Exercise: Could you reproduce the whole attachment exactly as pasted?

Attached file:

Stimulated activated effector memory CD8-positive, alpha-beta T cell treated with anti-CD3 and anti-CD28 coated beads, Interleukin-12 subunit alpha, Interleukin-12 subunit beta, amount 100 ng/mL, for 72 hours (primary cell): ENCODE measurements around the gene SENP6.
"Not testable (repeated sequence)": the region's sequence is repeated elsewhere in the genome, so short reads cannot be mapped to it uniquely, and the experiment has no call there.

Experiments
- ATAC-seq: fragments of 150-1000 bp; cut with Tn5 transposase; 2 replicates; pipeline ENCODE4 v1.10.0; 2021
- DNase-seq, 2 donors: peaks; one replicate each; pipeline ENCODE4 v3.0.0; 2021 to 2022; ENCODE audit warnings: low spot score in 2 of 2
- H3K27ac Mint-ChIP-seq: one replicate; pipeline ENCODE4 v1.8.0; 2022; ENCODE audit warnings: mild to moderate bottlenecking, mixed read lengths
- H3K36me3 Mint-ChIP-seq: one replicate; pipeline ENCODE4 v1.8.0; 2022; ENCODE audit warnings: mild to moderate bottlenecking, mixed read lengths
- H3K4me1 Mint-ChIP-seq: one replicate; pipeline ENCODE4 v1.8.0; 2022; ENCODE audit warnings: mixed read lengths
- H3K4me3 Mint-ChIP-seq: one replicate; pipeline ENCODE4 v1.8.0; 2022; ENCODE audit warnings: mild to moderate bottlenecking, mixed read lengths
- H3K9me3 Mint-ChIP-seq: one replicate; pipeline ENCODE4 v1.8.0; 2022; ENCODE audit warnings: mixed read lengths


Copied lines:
Stimulated activated effector memory CD8-positive, alpha-beta T cell treated with anti-CD3 and anti-CD28 coated beads, Interleukin-12 subunit alpha, Interleukin-12 subunit beta, amount 100 ng/mL, for 72 hours (primary cell): ENCODE measurements around the gene SENP6.
"Not testable (repeated sequence)": the region's sequence is repeated elsewhere in the genome, so short reads cannot be mapped to it uniquely, and the experiment has no call there.

Experiments
- ATAC-seq: fragments of 150-1000 bp; cut with Tn5 transposase; 2 replicates; pipeline ENCODE4 v1.10.0; 2021
- DNase-seq, 2 donors: peaks; one replicate each; pipeline ENCODE4 v3.0.0; 2021 to 2022; ENCODE audit warnings: low spot score in 2 of 2
- H3K27ac Mint-ChIP-seq: one replicate; pipeline ENCODE4 v1.8.0; 2022; ENCODE audit warnings: mild to moderate bottlenecking, mixed read lengths
- H3K36me3 Mint-ChIP-seq: one replicate; pipeline ENCODE4 v1.8.0; 2022; ENCODE audit warnings: mild to moderate bottlenecking, mixed read lengths
- H3K4me1 Mint-ChIP-seq: one replicate; pipeline ENCODE4 v1.8.0; 2022; ENCODE audit warnings: mixed read lengths
- H3K4me3 Mint-ChIP-seq: one replicate; pipeline ENCODE4 v1.8.0; 2022; ENCODE audit warnings: mild to moderate bottlenecking, mixed read lengths
- H3K9me3 Mint-ChIP-seq: one replicate; pipeline ENCODE4 v1.8.0; 2022; ENCODE audit warnings: mixed read lengths